With Donald Trump spouting the term “fake news” during his Presidential campaign trail, the term has been used more and more frequently. However, this piece of jargon could also be argued to fit quite nicely with the current state of UK political media.
In an age where articles are biased to gain more opinionated readers or use “click-bait” headings, how can we trust the news anymore? Recently, the news broke that Arlene Foster, leader of the DUP, was dictating Brexit policy and controlling Theresa May.
Honestly, what a load of old tosh. Foster was not controlling May; she rejected a theoretical Brexit deal as Northern Ireland, who voted to leave the European Union, would still be abiding by a majority of European Union policies, thus practically still in it! How is Foster, doing what was voted for by the people of Northern Ireland, “controlling” May?
Even here at Queen Mary University, I spoke to one senior lecturer – who is a top professor I may add – about Jacob Rees-Mogg and had to correct the professor, as they were stating incorrect facts about a quote of his. How are we politically engaged students meant to continue our love of politics if we seemingly can’t trust news outlets? Where are we meant to turn to for our information?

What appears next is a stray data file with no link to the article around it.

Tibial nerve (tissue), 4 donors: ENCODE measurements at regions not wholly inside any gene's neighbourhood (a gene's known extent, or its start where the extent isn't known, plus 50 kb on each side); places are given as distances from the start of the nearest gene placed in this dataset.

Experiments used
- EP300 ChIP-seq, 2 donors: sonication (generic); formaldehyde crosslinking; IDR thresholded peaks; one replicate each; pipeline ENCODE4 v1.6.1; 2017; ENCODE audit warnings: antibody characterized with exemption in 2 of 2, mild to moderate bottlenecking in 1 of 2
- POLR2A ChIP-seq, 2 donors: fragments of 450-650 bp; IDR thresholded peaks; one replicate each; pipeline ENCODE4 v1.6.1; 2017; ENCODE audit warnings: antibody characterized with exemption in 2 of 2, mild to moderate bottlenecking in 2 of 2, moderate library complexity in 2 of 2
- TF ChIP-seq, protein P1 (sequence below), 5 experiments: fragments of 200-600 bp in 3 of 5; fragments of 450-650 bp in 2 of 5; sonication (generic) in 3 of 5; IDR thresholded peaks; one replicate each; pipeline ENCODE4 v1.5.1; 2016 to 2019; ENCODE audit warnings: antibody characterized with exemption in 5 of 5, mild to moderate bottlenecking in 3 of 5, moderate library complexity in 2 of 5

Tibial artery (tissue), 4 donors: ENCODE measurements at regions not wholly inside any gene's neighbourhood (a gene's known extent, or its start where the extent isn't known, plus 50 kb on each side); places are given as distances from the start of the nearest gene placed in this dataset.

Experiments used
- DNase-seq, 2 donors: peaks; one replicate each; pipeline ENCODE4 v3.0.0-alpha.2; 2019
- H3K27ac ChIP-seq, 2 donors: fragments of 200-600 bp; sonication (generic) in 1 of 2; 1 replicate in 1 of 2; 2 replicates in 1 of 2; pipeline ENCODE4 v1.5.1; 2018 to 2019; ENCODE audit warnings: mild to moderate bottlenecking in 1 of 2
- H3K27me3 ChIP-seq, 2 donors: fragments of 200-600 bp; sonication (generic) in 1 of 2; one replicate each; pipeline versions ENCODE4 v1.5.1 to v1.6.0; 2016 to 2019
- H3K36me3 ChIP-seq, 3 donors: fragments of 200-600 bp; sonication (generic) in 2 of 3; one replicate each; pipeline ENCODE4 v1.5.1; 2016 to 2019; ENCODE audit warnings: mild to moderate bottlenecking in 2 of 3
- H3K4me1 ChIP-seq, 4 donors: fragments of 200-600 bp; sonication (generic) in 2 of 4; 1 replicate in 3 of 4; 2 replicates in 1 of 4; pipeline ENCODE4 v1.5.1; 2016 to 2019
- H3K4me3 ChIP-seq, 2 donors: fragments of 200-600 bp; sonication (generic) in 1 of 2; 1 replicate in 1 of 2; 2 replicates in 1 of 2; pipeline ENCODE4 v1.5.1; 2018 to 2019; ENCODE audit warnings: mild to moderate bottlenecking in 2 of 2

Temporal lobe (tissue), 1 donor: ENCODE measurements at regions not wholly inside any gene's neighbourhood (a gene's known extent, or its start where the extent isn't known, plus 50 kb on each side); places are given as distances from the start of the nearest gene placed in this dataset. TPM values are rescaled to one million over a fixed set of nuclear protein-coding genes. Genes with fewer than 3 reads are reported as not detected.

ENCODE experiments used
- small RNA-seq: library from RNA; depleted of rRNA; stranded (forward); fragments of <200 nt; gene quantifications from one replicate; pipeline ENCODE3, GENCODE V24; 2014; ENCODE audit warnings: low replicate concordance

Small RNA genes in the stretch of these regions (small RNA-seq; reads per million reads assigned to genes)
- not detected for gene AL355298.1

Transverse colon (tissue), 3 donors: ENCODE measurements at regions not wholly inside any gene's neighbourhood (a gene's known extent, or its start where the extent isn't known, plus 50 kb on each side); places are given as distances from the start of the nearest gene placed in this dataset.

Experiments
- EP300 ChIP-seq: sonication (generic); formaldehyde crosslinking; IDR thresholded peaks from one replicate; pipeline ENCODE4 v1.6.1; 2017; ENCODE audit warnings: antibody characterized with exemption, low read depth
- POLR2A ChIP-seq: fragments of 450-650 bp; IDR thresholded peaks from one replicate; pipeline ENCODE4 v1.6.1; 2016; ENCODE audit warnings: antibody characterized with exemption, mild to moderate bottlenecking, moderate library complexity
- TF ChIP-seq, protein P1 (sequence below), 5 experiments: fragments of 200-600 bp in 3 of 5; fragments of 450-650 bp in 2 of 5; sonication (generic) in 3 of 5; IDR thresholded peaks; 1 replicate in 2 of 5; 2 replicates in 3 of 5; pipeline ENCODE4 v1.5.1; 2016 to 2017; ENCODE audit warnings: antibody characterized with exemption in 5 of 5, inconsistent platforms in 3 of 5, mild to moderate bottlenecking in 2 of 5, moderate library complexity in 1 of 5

The BBC is one of the few unbiased commentators on affairs, even though they are accused of having far-left and far-right activists on debates and discussions who pontificate “fake news” 24/7. We live in a dangerous age where media, which was once trusted, is now being attacked by the public and other smaller organisations who state they hold the antidote to “fake news.”
Should we trust these more radical, smaller companies? Or do we continue listening to the elite broadcasters and journalists who many are now rejecting?